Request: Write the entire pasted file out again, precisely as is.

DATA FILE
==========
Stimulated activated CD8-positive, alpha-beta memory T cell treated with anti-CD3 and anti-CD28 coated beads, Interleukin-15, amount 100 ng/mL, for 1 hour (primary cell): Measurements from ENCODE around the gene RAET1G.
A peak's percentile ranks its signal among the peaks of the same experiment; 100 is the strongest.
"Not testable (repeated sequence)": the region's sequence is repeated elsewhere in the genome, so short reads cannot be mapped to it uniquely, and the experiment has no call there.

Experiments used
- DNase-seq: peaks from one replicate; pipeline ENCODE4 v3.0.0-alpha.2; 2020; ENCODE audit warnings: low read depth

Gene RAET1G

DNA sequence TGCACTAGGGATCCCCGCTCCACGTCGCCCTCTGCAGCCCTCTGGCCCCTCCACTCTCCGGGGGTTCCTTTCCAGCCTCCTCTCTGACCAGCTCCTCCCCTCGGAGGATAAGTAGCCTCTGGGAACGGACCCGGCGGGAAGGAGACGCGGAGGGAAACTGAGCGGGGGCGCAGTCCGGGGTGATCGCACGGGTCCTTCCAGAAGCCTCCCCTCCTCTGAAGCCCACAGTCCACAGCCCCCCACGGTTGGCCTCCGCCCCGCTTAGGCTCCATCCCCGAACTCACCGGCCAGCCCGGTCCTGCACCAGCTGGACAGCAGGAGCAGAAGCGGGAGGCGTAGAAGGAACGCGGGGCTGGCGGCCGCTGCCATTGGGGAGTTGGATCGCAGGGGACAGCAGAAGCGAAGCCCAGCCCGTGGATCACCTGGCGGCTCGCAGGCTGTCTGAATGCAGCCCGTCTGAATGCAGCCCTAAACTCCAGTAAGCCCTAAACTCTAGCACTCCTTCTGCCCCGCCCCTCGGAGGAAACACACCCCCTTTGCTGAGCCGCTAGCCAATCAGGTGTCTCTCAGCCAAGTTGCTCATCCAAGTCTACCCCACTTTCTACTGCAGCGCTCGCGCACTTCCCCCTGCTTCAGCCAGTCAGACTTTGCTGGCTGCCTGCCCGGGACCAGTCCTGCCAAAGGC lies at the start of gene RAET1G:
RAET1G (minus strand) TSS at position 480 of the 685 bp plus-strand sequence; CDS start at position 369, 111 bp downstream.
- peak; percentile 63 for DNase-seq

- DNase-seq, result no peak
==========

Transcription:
Stimulated activated CD8-positive, alpha-beta memory T cell treated with anti-CD3 and anti-CD28 coated beads, Interleukin-15, amount 100 ng/mL, for 1 hour (primary cell): Measurements from ENCODE around the gene RAET1G.
A peak's percentile ranks its signal among the peaks of the same experiment; 100 is the strongest.
"Not testable (repeated sequence)": the region's sequence is repeated elsewhere in the genome, so short reads cannot be mapped to it uniquely, and the experiment has no call there.

Experiments used
- DNase-seq: peaks from one replicate; pipeline ENCODE4 v3.0.0-alpha.2; 2020; ENCODE audit warnings: low read depth

Gene RAET1G

DNA sequence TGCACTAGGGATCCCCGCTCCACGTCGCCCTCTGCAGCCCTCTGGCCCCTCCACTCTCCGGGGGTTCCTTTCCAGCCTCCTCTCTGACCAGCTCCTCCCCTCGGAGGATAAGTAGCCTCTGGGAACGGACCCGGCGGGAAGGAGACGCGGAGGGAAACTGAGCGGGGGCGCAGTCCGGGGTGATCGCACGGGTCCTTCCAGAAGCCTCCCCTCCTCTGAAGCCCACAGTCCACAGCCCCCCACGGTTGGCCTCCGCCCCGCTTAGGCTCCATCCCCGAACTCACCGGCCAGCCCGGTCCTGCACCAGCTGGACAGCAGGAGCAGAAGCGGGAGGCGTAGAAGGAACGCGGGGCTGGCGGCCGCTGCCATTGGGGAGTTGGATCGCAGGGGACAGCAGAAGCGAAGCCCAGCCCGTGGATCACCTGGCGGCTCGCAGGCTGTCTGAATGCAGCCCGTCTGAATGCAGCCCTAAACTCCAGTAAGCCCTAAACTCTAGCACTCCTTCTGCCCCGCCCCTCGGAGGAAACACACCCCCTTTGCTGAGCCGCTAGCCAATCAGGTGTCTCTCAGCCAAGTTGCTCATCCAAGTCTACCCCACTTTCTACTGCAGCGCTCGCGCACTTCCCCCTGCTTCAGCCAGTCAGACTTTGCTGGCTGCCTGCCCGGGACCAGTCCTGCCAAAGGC lies at the start of gene RAET1G:
RAET1G (minus strand) TSS at position 480 of the 685 bp plus-strand sequence; CDS start at position 369, 111 bp downstream.
- peak; percentile 63 for DNase-seq

- DNase-seq, result no peak